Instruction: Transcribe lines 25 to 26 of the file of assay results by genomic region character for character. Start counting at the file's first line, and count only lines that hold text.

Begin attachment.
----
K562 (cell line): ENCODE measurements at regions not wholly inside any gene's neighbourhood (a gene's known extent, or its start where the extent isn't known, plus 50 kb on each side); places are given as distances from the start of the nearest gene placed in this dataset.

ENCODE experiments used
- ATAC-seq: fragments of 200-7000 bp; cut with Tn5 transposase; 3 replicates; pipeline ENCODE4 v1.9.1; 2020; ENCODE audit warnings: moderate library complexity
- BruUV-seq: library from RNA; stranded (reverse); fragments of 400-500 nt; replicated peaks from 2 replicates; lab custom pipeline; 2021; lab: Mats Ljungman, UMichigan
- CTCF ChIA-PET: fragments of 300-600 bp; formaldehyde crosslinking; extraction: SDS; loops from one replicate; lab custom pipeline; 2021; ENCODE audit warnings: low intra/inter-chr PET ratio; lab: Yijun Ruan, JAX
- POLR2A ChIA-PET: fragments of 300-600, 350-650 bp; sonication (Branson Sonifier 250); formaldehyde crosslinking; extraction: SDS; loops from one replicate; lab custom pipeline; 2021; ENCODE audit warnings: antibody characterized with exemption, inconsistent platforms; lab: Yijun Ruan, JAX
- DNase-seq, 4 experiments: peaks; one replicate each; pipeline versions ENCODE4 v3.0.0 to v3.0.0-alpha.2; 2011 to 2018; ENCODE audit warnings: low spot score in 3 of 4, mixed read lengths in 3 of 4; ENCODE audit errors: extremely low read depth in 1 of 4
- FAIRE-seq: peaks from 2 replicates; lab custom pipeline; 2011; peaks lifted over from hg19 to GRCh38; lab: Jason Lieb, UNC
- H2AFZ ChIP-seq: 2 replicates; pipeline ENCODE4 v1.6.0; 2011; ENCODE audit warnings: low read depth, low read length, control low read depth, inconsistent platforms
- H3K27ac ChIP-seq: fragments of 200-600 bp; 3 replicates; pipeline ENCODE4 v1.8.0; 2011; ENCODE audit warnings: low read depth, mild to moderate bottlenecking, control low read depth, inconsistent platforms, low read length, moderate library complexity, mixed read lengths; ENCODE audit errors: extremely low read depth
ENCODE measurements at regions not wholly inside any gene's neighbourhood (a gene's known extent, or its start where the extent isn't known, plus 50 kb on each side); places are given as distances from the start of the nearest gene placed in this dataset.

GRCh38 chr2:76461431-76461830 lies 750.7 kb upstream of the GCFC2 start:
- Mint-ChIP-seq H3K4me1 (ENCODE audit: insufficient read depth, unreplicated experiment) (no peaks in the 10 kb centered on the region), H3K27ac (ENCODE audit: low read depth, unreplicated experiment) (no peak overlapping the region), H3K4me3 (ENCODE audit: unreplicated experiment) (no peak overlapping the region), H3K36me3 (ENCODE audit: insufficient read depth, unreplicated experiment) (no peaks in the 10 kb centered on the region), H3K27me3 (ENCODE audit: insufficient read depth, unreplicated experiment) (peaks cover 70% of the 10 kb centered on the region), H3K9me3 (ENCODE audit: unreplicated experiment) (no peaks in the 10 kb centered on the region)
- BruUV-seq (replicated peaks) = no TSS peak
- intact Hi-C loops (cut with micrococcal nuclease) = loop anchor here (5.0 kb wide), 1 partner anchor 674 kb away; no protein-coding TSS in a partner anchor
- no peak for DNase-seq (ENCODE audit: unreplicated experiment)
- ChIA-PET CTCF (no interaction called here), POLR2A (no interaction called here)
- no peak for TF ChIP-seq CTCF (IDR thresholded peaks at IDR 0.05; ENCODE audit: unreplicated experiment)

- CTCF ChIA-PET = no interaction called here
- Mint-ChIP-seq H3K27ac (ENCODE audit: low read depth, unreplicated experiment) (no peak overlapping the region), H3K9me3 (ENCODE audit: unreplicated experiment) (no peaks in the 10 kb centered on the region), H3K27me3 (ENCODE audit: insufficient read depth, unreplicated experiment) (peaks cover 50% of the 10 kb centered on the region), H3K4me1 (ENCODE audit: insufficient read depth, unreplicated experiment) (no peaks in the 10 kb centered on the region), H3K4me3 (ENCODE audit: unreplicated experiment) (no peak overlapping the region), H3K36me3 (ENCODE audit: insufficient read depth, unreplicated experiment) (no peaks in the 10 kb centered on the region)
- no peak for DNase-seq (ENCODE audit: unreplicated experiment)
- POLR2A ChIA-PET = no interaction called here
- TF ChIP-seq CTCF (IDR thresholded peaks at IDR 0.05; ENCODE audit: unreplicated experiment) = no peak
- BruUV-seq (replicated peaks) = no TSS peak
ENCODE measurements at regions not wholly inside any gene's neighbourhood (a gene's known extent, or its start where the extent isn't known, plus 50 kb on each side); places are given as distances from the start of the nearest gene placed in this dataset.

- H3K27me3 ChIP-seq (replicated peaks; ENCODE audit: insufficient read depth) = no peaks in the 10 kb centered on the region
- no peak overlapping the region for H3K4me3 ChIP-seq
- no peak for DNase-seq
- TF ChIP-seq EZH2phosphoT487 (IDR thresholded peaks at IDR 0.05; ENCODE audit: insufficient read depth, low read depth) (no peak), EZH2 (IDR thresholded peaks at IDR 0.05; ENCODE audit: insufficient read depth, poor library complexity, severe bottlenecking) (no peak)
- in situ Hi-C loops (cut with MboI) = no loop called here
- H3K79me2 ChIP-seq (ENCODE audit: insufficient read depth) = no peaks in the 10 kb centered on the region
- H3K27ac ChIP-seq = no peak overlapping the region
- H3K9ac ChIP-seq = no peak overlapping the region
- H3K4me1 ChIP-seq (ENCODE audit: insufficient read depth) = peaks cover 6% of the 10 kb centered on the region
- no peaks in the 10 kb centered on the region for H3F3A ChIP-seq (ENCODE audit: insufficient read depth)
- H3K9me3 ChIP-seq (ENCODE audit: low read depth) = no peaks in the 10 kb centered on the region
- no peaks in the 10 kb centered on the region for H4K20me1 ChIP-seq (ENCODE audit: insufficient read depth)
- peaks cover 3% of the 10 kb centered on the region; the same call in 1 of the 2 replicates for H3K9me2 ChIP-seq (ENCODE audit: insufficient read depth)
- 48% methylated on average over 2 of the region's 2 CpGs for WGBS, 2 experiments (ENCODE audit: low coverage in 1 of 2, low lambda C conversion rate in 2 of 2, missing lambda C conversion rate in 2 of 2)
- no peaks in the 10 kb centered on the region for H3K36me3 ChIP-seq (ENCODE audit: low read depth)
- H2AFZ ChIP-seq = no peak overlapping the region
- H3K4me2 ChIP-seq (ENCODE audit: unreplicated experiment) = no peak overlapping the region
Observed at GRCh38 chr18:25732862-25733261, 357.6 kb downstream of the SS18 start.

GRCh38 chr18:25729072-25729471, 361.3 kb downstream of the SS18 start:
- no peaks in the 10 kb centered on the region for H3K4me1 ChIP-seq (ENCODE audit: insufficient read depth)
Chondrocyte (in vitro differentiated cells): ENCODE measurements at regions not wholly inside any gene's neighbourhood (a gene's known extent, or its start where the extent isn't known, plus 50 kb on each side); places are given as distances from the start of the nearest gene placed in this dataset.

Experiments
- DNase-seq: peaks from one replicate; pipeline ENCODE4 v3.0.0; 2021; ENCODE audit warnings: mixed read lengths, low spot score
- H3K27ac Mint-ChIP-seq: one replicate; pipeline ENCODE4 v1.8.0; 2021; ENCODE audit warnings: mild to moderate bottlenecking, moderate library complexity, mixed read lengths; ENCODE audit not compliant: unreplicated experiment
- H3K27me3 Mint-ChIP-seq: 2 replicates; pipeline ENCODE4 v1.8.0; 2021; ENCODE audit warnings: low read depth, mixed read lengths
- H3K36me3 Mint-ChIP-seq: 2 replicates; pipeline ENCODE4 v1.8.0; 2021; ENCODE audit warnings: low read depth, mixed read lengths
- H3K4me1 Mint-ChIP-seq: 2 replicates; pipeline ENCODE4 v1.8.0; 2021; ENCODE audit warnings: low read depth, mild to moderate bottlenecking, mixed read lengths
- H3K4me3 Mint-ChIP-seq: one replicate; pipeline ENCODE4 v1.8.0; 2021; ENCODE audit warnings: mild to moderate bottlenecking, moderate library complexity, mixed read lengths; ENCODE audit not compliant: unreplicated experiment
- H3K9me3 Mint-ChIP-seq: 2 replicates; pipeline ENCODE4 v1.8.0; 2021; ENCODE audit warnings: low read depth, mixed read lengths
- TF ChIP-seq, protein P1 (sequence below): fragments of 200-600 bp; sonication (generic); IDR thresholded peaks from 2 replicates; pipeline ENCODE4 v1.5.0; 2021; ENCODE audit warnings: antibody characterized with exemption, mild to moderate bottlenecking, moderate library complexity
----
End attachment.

ENCODE measurements at regions not wholly inside any gene's neighbourhood (a gene's known extent, or its start where the extent isn't known, plus 50 kb on each side); places are given as distances from the start of the nearest gene placed in this dataset.

- H3K27me3 ChIP-seq (replicated peaks; ENCODE audit: insufficient read depth) = no peaks in the 10 kb centered on the region